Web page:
Can "shame blogging" cause irrepairable damage to individuals who are targeted by angry bloggers?
Is it fair to single someone out for public ridicule and scorn simply because of their beliefs, an unfortunate accident, the act of filing a complaint against a candidate/elected offical or a personal disagreement?
Should newspapers and other media allow commentors to post hateful comments on articles about deceased accident victims? Who is actually "punished" by the comments? Certainly not the deceased. The only individuals who are hurt by savage comments posted on an article about an accident are the grieving family members and friends who are bravely struggling to deal with the loss of a loved one.
What purpose does "shame blogging" serve?
Why do we tolerate it as a society?
Adam Hunter, in a recent article on MSN "Techs and Gadgets", quotes an anonymous blogger, “They say it takes a village to raise a child?” the anonymous vigilante wrote. “In this case, it will take a village to shame a monster.”
Sound familiar? We have witnessed similar statements on the Bellingham Herald comment pages and other local web sites.
But the Editors and Publisher of the Herald and the management of KGMI Radio claim that "shame blogging" is a matter of free speech and defend the rights of anonymous bloggers to indulge in "shame blogging" as a method of control, ridicule and humiliation of community members.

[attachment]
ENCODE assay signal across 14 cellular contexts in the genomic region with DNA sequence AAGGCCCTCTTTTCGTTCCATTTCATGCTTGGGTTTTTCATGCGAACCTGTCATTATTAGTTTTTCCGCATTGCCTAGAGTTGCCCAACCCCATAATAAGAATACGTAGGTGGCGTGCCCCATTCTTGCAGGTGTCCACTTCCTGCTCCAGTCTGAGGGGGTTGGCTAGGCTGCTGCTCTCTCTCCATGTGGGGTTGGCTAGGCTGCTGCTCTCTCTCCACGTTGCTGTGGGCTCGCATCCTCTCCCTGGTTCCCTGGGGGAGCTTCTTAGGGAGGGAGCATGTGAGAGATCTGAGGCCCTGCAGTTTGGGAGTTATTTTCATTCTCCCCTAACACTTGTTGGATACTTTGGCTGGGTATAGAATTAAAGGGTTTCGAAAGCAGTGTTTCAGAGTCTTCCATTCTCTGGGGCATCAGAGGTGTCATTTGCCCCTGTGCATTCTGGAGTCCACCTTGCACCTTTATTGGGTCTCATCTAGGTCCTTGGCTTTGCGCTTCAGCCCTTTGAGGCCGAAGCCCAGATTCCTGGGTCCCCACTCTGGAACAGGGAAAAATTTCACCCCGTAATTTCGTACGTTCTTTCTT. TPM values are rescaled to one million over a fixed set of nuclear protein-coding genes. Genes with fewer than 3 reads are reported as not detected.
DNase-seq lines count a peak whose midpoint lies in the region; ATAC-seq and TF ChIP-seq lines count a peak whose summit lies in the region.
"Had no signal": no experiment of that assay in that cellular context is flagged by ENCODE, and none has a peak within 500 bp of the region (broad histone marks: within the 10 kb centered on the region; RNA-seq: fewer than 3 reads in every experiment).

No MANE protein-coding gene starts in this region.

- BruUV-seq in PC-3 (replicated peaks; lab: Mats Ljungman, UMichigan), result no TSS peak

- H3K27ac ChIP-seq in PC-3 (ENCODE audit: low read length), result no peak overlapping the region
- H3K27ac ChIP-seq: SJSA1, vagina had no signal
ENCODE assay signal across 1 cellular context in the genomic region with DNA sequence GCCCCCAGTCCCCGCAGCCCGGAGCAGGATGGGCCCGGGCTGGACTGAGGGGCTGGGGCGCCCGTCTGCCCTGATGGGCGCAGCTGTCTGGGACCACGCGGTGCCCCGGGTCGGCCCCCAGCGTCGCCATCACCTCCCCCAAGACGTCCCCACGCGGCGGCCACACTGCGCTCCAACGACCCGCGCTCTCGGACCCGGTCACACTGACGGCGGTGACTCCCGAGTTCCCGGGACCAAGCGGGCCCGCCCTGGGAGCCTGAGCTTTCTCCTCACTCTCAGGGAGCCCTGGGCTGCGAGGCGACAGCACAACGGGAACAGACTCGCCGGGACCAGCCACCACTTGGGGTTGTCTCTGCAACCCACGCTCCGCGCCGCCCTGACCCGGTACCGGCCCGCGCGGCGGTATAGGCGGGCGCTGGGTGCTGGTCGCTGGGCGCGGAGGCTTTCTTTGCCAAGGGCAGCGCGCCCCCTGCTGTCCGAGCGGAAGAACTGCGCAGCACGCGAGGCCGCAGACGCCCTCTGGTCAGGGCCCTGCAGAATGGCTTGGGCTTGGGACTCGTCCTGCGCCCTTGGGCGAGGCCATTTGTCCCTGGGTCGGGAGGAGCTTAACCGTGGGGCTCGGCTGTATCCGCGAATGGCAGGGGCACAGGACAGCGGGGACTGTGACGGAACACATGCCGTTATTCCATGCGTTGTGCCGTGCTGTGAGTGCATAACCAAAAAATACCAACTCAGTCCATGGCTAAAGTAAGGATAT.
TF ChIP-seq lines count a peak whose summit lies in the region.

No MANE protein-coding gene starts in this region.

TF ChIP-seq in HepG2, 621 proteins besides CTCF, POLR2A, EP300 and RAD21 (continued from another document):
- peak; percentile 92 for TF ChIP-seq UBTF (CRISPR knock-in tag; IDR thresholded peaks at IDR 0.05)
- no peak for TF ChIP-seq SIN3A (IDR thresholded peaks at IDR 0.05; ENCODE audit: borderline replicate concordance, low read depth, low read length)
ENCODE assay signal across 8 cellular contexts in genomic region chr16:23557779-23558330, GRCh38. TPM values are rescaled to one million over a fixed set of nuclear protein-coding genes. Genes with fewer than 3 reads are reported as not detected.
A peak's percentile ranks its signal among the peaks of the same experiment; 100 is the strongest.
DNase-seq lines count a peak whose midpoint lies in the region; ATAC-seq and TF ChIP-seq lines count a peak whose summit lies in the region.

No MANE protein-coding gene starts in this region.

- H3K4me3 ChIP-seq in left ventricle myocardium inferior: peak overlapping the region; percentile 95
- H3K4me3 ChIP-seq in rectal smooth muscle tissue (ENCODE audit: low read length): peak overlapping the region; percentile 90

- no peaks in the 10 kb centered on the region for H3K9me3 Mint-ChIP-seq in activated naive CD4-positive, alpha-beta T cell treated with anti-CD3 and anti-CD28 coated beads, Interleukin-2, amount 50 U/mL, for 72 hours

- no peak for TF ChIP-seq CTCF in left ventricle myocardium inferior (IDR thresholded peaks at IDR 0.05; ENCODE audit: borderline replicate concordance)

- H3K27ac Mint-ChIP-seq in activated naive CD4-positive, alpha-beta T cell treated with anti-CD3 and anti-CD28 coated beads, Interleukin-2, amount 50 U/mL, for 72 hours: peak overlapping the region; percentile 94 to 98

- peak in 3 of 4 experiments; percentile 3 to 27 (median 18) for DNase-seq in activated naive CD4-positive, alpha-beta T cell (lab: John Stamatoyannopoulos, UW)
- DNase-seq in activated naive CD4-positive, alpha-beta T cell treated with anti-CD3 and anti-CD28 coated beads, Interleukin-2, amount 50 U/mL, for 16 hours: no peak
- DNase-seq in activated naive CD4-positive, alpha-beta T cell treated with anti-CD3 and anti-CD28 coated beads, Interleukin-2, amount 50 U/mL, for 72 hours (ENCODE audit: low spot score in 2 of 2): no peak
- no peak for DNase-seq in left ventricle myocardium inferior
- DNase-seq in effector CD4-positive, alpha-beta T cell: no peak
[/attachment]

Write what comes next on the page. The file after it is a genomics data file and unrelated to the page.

Here is a short excerpt of Hunter's article. The entire article is three pages long but well worth the read. I do not have the author's contact information, or I would request permission to reprint the entire article on this site.
"It was Nov. 13, 2007. A few days earlier, there had been an article in a local St. Louis paper, telling the story of Megan Meier, a 13-year-old girl who had committed suicide more than a year earlier. The article quoted Megan’s parents, telling how a malicious message sent from a fake MySpace account created by one of their neighbors (the mother of a former friend of Megan’s) may have sent their daughter over the edge. The blogosphere was intrigued: Who would pull such a cruel prank?
One blogger, Sarah Wells, decided to find out. She used the details in the article and public tax records to find out the neighbor referred to in the article. “I’m tired of waiting for someone else to out you,” Wells wrote in that day’s entry."
The complete story can be found at this link: